Dear Parents and Carers
I hope this letter finds you and your families well at the end of what has been a challenging term for everyone. We are so pleased to have our students back in school and to be going into the Easter holidays together. There is a definite sense of our moving out of a period of uncertainty and a return to the normality we have craved for so long. In many ways, the contents of my letter today reflect that journey.
A Few Reminders
We hope that the twice-weekly tests are going well and that you have found some sort of new rhythm in your home every Wednesday and Sunday. May I ask that families register the outcome of each result using this link. It is also possible to add test results retrospectively if you have not had an opportunity to do so.
Contact Tracing Now and Over Easter
We are fortunate in that we have not had a positive case of COVID-19 for some time and certainly not since schools reopened. In the event that we do, we will have to identify any close contacts and ask that they self-isolate for up to ten days (the ten-day count begins on the last day your son or daughter came into contact with the positive case).
In the same way that we managed the Christmas period, we now have to plan for and think about the Easter holiday. If your son or daughter tests positive for COVID-19 on or after Thursday 1 April then we ask that you use this link to let us know. Once submitted, a member of the leadership team will be alerted and one of us will then identify the close contacts and make contact with their families.
In order to reduce the risk that your son or daughter contracts the virus or is identified as a close contact (and therefore has to self-isolate), we ask that they continue to maintain social distancing wherever possible, including when they socialise outside.
Farewells and Welcome Back
Next week we shall be saying farewell to three colleagues who will be greatly missed. Mr Brough, known to almost all students for many years simply as ‘Graham’, will be retiring from the site team after many, many years’ service. He will be greatly missed by us all! Meanwhile, Mrs Hannis will also be departing. Her work has helped deepen our links within our community and those who are closely involved with our Extra Time Clubs and the Chipping Norton’s Partnership of Schools will know and value her as much as we do. We also wish her well and thank her for the superb work she has done for our school over many years.
Finally, with Mrs Miller’s return from maternity leave after Easter, we will be saying goodbye to Mrs Graham who will be moving into a new role in another school. Her energy, enthusiasm and commitment have been greatly appreciated by the English Department!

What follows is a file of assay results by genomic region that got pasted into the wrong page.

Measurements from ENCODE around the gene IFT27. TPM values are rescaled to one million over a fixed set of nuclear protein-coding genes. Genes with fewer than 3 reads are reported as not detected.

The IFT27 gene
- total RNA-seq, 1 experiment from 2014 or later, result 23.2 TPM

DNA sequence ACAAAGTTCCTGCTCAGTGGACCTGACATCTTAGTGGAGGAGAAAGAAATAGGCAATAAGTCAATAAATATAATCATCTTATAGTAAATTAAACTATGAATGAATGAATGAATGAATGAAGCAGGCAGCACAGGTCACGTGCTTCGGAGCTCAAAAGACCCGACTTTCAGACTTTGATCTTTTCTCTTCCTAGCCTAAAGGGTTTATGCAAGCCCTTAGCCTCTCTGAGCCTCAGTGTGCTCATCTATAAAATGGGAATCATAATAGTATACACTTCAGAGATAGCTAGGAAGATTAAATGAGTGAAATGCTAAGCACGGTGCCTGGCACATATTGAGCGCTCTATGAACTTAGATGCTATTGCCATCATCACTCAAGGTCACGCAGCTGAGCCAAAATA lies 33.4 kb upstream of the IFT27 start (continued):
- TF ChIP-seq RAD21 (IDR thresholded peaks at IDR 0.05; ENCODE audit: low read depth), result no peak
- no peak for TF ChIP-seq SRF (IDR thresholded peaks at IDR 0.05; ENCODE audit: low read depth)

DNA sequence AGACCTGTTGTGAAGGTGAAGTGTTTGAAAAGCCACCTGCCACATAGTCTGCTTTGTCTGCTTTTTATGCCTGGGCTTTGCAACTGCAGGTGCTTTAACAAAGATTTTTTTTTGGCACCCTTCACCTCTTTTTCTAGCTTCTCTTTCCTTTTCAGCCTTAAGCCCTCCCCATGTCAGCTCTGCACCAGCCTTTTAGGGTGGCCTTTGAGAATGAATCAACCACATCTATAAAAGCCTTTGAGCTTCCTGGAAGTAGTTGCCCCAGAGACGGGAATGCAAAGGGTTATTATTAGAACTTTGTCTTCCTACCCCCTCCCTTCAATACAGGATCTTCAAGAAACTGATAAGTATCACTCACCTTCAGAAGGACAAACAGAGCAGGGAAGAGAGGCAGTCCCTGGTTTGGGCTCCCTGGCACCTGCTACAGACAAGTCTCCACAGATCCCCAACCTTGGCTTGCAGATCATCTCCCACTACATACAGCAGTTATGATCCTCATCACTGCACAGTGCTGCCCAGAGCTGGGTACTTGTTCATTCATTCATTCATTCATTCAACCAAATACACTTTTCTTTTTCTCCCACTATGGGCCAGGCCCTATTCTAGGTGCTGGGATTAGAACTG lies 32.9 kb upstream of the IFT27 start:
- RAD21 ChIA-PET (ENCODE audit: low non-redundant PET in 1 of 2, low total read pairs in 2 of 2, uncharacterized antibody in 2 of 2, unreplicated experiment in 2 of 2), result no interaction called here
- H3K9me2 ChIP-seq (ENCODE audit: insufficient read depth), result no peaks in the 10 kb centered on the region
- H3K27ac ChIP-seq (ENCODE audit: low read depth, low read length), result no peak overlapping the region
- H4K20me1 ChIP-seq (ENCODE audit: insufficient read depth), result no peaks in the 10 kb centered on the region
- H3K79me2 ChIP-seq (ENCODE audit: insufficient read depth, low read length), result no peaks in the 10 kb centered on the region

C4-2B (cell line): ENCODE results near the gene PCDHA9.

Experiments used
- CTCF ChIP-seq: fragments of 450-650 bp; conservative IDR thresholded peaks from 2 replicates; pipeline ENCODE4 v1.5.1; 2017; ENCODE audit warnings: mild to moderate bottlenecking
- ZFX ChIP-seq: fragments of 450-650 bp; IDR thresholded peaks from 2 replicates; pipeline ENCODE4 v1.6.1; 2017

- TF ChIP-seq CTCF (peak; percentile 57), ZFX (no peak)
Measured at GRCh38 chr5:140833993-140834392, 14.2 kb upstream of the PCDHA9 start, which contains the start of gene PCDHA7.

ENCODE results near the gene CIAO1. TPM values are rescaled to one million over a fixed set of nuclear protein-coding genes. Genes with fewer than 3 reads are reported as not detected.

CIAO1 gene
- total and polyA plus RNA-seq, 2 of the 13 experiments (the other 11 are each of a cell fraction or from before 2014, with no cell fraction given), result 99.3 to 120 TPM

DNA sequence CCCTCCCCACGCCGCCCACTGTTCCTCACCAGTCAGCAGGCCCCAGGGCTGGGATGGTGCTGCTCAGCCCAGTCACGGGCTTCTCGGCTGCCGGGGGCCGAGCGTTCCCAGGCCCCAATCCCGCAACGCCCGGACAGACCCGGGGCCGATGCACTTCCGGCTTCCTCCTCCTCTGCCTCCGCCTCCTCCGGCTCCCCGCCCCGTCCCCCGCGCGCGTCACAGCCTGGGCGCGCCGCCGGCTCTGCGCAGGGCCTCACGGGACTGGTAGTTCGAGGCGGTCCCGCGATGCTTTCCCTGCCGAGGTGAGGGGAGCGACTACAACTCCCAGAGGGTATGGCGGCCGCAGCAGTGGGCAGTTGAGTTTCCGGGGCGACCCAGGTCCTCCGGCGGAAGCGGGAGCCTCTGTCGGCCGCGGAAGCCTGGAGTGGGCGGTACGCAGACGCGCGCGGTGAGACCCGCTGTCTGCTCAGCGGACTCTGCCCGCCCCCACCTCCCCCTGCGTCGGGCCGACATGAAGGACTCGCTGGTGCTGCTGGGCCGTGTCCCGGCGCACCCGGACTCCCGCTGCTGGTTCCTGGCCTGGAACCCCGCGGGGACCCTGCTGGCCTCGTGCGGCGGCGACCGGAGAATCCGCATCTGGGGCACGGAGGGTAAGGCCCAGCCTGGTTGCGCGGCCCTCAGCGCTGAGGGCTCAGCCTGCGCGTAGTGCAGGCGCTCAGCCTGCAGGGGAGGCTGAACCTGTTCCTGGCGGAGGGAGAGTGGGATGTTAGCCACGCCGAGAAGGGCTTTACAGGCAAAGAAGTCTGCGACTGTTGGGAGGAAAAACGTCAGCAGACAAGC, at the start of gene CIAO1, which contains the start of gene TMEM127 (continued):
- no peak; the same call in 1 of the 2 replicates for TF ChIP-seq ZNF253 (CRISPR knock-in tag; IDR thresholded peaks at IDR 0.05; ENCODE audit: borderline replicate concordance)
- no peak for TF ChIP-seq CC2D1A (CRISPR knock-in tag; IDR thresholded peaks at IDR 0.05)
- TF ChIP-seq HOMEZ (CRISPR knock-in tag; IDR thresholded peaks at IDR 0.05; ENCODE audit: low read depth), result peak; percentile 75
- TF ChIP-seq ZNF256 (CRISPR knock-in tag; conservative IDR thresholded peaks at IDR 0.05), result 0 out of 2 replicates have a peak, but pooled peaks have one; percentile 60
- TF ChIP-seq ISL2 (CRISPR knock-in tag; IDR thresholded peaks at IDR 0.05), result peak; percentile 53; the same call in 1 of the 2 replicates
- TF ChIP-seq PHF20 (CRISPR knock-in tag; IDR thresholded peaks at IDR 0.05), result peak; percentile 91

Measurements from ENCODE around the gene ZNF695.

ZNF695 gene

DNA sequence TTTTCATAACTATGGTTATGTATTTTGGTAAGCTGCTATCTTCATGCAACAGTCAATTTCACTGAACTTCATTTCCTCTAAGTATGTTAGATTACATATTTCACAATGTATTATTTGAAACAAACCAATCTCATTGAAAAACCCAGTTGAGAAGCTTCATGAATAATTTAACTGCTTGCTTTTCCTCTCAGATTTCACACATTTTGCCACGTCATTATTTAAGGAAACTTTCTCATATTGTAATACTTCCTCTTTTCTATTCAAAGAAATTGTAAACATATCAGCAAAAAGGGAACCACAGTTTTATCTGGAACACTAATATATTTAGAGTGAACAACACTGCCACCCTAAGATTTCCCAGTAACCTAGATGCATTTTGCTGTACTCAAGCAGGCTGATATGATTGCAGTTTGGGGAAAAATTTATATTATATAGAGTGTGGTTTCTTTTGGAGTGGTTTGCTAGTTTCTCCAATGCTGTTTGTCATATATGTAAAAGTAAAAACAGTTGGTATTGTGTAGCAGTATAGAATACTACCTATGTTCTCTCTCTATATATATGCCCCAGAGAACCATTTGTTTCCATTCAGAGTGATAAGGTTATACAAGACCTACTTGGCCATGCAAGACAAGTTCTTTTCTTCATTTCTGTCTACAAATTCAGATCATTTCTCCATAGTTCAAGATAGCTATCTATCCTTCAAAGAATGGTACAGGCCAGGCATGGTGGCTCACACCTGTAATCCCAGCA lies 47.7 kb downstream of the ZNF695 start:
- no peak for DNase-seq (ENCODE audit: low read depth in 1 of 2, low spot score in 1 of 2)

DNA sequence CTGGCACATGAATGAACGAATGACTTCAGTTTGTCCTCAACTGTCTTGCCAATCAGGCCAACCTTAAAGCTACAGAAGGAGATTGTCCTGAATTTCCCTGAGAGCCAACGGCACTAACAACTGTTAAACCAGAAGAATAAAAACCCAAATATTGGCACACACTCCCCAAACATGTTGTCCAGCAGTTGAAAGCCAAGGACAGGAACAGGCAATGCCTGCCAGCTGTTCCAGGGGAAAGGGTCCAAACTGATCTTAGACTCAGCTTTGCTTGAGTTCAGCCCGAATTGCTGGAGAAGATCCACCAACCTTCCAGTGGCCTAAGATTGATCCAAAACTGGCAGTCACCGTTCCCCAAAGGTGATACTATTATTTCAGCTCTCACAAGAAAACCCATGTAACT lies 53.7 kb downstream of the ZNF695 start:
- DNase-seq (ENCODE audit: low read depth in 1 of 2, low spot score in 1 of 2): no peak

Free School Meals Eligibility
We know that the pandemic has caused disruption to the working lives of so many families in so many different ways. If your circumstances have changed, albeit temporarily or not, we recommend that you follow this link to our short survey that will help you learn more about the eligibility for and the benefits of free school meals. These extend far beyond the obvious. The way in which we manage these enquires is confidential and handled with the utmost sensitivity. We invite families to explore this with us if they, or someone they know, might benefit from this support.
Building Back Better
I was struck by President Biden’s phrase a few weeks back and it felt like a useful way to think about the world once we are through the pandemic. It is all about small steps, of course, but with regards to our work at Chipping Norton School, we have reached the point where we have to reassert all of the high expectations and aspirations that existed in the autumn term, now that our students are back into school and those routines are re-established.
You will be aware that we deliberately decreased the amount of homework that we set for our younger students and have been particularly keen to demonstrate compassion and patience about a number of other expectations at this time. However, we feel the time is right to remind one another that when we return after Easter we must get back to normal in every sense.
As we approach Easter, we have tried to get all students ready for this and have shared our determination to make the summer term our best term yet. This is why everything, from homework and revision, to attendance, behaviour and appearance, must be ‘excellent as standard’ every single day. Nowhere is this truer than in our planning and delivery of our lessons.
In the classroom, we will be revisiting our expectations on the delivery of a knowledge-rich curriculum with a focus on smart task design, powerful explanations, modelling of outcomes and regular practice. Our style of teaching is encapsulated in the acronym TEMP. Please be reassured that we shall always aspire to deliver high-TEMP lessons so that your children are highly engaged, successful and therefore freer to pursue their own journeys in life. I have no doubt that my colleagues have demonstrated incredible flexibility, tenacity and creativity through both lockdowns but we are all much happier and effective when we are in our natural habitat – the classroom!
Compassion or High Expectations?
We know in the way that we bring up our own children that we do not have to be one or the other – we can and must be both. We must attend to the immediate problems and challenges a child faces (through our compassion), whilst never taking an eye off their long-term happiness and security (through our high expectations). As a school and as a parent or carer, we can and must be both.
I will be in touch with a brief note on Wednesday, the last day of term – which finishes at the normal time of 3:15pm.